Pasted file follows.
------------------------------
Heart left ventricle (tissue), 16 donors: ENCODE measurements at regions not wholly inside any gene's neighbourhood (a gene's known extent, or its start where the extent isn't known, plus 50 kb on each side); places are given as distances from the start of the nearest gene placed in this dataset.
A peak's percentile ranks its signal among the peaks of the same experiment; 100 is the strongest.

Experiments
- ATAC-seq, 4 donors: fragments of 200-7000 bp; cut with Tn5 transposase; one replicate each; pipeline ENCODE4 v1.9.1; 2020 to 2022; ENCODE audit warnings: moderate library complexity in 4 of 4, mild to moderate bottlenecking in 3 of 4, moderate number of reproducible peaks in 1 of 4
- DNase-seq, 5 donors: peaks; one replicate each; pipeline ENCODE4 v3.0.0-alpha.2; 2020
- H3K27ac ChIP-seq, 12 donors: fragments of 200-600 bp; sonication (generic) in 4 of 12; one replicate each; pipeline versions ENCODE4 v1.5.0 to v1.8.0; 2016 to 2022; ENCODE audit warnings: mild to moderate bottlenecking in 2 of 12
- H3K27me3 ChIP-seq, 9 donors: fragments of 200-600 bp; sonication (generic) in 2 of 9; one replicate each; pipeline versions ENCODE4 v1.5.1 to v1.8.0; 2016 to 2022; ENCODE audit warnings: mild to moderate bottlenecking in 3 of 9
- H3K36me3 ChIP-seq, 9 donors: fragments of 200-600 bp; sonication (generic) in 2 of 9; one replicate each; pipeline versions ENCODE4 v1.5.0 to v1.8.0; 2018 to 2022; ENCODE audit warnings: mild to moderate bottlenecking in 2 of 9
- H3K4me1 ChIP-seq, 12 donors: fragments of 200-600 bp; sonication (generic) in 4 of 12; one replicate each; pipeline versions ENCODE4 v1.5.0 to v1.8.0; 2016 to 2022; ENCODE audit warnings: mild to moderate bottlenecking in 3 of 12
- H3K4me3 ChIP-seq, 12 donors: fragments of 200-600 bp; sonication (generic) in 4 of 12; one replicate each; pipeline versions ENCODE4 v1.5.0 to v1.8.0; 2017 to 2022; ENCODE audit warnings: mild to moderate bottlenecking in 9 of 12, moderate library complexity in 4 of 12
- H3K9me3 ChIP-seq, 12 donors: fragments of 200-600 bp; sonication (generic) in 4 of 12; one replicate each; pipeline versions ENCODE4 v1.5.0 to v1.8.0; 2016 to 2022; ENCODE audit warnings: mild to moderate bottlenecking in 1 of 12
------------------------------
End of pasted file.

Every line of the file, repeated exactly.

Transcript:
Heart left ventricle (tissue), 16 donors: ENCODE measurements at regions not wholly inside any gene's neighbourhood (a gene's known extent, or its start where the extent isn't known, plus 50 kb on each side); places are given as distances from the start of the nearest gene placed in this dataset.
A peak's percentile ranks its signal among the peaks of the same experiment; 100 is the strongest.

Experiments
- ATAC-seq, 4 donors: fragments of 200-7000 bp; cut with Tn5 transposase; one replicate each; pipeline ENCODE4 v1.9.1; 2020 to 2022; ENCODE audit warnings: moderate library complexity in 4 of 4, mild to moderate bottlenecking in 3 of 4, moderate number of reproducible peaks in 1 of 4
- DNase-seq, 5 donors: peaks; one replicate each; pipeline ENCODE4 v3.0.0-alpha.2; 2020
- H3K27ac ChIP-seq, 12 donors: fragments of 200-600 bp; sonication (generic) in 4 of 12; one replicate each; pipeline versions ENCODE4 v1.5.0 to v1.8.0; 2016 to 2022; ENCODE audit warnings: mild to moderate bottlenecking in 2 of 12
- H3K27me3 ChIP-seq, 9 donors: fragments of 200-600 bp; sonication (generic) in 2 of 9; one replicate each; pipeline versions ENCODE4 v1.5.1 to v1.8.0; 2016 to 2022; ENCODE audit warnings: mild to moderate bottlenecking in 3 of 9
- H3K36me3 ChIP-seq, 9 donors: fragments of 200-600 bp; sonication (generic) in 2 of 9; one replicate each; pipeline versions ENCODE4 v1.5.0 to v1.8.0; 2018 to 2022; ENCODE audit warnings: mild to moderate bottlenecking in 2 of 9
- H3K4me1 ChIP-seq, 12 donors: fragments of 200-600 bp; sonication (generic) in 4 of 12; one replicate each; pipeline versions ENCODE4 v1.5.0 to v1.8.0; 2016 to 2022; ENCODE audit warnings: mild to moderate bottlenecking in 3 of 12
- H3K4me3 ChIP-seq, 12 donors: fragments of 200-600 bp; sonication (generic) in 4 of 12; one replicate each; pipeline versions ENCODE4 v1.5.0 to v1.8.0; 2017 to 2022; ENCODE audit warnings: mild to moderate bottlenecking in 9 of 12, moderate library complexity in 4 of 12
- H3K9me3 ChIP-seq, 12 donors: fragments of 200-600 bp; sonication (generic) in 4 of 12; one replicate each; pipeline versions ENCODE4 v1.5.0 to v1.8.0; 2016 to 2022; ENCODE audit warnings: mild to moderate bottlenecking in 1 of 12